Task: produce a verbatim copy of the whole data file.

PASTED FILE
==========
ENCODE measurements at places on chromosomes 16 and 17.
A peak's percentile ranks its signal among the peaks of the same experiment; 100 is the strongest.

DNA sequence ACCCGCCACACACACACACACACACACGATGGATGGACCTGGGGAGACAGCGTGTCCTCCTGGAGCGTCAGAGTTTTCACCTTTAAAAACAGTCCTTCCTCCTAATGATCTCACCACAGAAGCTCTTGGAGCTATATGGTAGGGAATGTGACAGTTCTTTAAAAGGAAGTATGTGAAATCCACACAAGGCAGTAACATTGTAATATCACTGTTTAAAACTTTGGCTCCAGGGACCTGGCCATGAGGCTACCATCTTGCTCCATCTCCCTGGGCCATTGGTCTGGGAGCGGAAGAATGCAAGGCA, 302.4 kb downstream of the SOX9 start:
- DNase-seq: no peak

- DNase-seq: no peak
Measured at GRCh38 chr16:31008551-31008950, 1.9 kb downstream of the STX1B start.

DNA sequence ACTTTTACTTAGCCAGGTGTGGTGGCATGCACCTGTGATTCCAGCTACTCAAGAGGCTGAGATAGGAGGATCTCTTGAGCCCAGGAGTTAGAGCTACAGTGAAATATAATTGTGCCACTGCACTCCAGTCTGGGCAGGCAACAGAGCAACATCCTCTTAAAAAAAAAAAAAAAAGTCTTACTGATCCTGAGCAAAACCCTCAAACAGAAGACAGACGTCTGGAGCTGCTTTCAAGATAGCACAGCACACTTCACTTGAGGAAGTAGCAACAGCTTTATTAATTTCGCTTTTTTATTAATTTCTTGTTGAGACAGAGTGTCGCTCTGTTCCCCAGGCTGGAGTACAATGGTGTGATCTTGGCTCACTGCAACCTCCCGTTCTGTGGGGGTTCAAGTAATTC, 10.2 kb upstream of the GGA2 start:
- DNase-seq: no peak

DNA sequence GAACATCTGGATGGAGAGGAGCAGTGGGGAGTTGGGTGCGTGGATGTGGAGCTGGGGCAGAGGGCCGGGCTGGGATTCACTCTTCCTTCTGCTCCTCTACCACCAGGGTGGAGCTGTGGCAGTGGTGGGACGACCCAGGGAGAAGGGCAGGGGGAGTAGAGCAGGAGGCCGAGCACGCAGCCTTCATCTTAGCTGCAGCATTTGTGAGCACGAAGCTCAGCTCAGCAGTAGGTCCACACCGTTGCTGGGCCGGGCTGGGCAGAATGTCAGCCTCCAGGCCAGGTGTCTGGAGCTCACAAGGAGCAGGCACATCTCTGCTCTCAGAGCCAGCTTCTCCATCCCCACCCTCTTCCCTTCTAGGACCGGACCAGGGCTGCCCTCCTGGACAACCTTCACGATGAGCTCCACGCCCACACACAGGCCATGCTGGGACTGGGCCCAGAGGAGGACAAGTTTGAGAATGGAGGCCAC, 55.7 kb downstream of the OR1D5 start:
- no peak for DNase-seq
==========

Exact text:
ENCODE measurements at places on chromosomes 16 and 17.
A peak's percentile ranks its signal among the peaks of the same experiment; 100 is the strongest.

DNA sequence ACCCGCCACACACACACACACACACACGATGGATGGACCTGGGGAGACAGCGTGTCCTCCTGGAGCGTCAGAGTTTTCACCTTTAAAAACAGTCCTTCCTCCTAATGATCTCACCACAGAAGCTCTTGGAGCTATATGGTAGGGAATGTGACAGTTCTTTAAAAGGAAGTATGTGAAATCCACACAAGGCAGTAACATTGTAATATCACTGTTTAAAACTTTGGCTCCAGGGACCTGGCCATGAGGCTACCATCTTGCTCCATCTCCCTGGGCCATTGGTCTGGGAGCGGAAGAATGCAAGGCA, 302.4 kb downstream of the SOX9 start:
- DNase-seq: no peak

- DNase-seq: no peak
Measured at GRCh38 chr16:31008551-31008950, 1.9 kb downstream of the STX1B start.

DNA sequence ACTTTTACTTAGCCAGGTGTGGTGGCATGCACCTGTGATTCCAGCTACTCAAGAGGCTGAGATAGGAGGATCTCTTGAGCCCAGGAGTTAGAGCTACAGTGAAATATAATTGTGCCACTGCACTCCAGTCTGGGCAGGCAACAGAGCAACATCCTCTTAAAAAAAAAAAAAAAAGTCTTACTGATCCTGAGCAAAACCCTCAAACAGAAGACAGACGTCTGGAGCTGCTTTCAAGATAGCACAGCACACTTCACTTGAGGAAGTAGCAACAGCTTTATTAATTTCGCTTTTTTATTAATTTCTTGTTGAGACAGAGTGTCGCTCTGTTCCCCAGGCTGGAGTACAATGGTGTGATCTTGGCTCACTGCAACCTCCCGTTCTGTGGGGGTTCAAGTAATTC, 10.2 kb upstream of the GGA2 start:
- DNase-seq: no peak

DNA sequence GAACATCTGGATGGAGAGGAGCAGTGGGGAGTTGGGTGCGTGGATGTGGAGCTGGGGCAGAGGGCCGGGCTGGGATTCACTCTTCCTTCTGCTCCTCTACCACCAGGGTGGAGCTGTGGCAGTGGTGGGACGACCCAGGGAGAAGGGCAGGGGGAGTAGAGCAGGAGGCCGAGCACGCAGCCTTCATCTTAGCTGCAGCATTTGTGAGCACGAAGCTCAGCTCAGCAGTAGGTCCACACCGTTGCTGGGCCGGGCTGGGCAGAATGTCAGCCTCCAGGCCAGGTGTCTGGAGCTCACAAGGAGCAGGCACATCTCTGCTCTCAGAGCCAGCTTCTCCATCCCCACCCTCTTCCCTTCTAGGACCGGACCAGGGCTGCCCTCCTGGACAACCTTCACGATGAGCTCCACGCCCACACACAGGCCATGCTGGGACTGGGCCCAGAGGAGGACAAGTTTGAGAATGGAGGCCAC, 55.7 kb downstream of the OR1D5 start:
- no peak for DNase-seq